Fla. to sue over VA 'stonewalling' | May 29
Scott should tend to his own job
Gov. Rick Scott having the state of Florida sue the VA so he can send in state inspectors is ludicrous in the extreme. For the past 10 years I have received almost all of my health care at the VA, and I consider it world-class care. I would much rather deal with the VA than with a bunch of bean counters at a private health insurance company. I am facing two surgeries and I have no anxiety about the care I will receive.
Scott is in charge of Florida's Department of Children and Families, and according to the Miami Herald and this paper, 478 children have died in the past five years, all of whom had some relationship to the DCF. I retired from the Hillsborough County Department of Children's Services and I have some idea of how overworked, underpaid and demoralized DCF employees are. So my advice to Scott is to repair his own department and quit wasting taxpayers' money on frivolous lawsuits.
The best thing that could happen to the VA is for this country to stop fighting unending and unwinnable wars.
John Burrell, Tampa
EPA targets utilities in rule | June 3
Climate change already taking a toll on our health
I am encouraged to see the Environmental Protection Agency's proposed carbon rules to address climate change, which I view as the greatest challenge of our lifetime. Climate change is not some distant problem. It is affecting us right now.
I know I'm not the only one who suffered with chronic allergies this season. Research shows a link between warming temperatures and a longer ragweed pollen season. Allergies and allergy-driven asthma cost the United States an estimated $32 billion every year. The cost of climate change is real.
My utility company, TECO, generates 60 percent of its electricity from dirty coal. I was disappointed but not surprised to see TECO complaining about the new rule. Instead of bad-mouthing a rule intended to protect public health, the company should innovate. I am a subscriber to TECO's "Renewable Energy" block program. I'd like to see that program expanded. Also, more can be done on efficiency.
Utilities in 20 states capture at least five times as much energy efficiency as TECO. I know Tampa Electric can do better.
Melissa Baldwin, Riverview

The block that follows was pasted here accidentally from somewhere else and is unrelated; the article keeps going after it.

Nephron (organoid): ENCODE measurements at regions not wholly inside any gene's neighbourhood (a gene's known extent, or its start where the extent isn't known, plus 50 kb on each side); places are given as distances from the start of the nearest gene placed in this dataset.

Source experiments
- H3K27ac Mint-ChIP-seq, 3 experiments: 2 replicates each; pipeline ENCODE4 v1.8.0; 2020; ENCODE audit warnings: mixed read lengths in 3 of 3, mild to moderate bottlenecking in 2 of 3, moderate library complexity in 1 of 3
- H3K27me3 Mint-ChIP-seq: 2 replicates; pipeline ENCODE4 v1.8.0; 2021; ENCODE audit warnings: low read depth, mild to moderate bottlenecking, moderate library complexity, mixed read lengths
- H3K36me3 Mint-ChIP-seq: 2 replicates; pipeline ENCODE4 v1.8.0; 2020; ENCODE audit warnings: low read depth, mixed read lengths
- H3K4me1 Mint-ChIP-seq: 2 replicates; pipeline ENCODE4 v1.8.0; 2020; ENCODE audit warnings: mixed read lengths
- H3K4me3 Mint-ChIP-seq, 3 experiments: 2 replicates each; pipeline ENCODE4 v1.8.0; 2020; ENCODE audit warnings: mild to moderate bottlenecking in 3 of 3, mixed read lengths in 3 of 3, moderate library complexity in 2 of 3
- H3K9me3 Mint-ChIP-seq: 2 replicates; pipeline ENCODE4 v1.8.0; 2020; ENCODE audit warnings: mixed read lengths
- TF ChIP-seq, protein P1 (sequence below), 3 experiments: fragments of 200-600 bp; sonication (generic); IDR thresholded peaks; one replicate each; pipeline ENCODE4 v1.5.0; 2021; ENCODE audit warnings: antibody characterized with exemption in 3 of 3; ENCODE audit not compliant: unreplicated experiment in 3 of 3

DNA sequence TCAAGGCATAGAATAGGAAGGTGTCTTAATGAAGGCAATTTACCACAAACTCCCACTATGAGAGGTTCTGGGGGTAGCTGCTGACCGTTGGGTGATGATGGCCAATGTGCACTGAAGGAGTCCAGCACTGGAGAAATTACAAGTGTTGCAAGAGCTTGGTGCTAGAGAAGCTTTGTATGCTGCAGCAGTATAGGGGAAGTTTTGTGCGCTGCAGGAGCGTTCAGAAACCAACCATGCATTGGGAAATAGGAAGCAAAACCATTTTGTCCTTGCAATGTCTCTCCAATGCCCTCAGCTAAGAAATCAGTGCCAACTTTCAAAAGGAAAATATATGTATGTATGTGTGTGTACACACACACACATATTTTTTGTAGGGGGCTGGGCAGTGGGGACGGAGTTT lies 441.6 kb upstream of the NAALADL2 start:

Sharpen scrutiny on General Motors June 9, editorial
Time for this CEO to go
Mary Barra was selected chief executive of GM because of her deep knowledge of the organization. One must question this in light of her saying she was completely out of the loop concerning the company's ongoing quality problems. Even now, she clearly doesn't recognize the scope of what has happened.
Commenting on GM's internal report, she is quoted as saying, "We failed these customers. We must face up to it and learn from it." In the real world, "failing" a customer is what happens when the clerk at Burger King mixes up an order. GM's mistakes resulted in people's deaths.
Surely it's time for Barra to move on and, like Eric Shinseki, spend more time with the family.
Frank McKinney, St. Petersburg
High standards agenda | June 8, letter
Learning starts in the home
This letter doesn't say which adults are to be held accountable. However, usually this means the classroom teacher (even if the child isn't in the class), the school principal, the superintendent of schools, sometimes even the school board.
Where and when are the parents held accountable?
Young children imitate their parents. If children see their parents reading, children will want to read. If a child's parents show interest in the child's schoolwork and praise good work, the child will want to do good work.
The parent needs to be accountable for the child's readiness to arrive at school prepared to study and prepared to learn.
Barbara M. Rowell, St. Petersburg
Legal medicines also carry risks June 11, letter
Medical relief within reach
I am a Crohn's disease sufferer. Although I have a mild case, the inflammation is a grave concern for me. I am looking forward to Amendment 2 passing in November so I can take edible, low-THC strains of marijuana to ease this condition.
The prescription drugs that are effective against the inflammation caused by this disease carry risks too grave for me to even consider them. Because the drugs are immune blockers, patients are at risk from infections such as tuberculosis, possibly fatal cancers such as lymphoma, and other conditions resulting from a reduced immune system.
I do not believe medical marijuana carries any of these risks. And I do not understand why there is so much negativity toward this amendment. The rewards are there, with low risk.
Larry Molter, Tampa
A soldier's story still in search of an ending June 11, commentary
Bringing them back
A credo of the U.S. military is, "We leave no one behind." What this says to our current and future men and women in uniform (and their families) is: "If you are captured, we will do whatever we can to get you back, period." Logic would say that critics of the Sgt. Bowe Bergdahl deal cannot have it both ways. To wit, they essentially have two choices:
First, change and communicate to our current and future servicemen and women a revised military credo that would include their stated caveats. For example: If you are captured, we will do whatever we can to get you back, unless: (a) we think you were a deserter; (b) a swap is offered by terrorists; (c) we think we aren't being offered a good deal, and/or (d) American soldiers already lost their lives looking for you.
Alternatively, the critics can respect the fact that President Barack Obama did what he could to get Bergdahl back and let it go.
If the president had not accepted this exchange deal from the Taliban, would the anti-Obama pundits and members of Congress bash him for not bringing home an American soldier when he could have?
William G. Emener, St. Pete Beach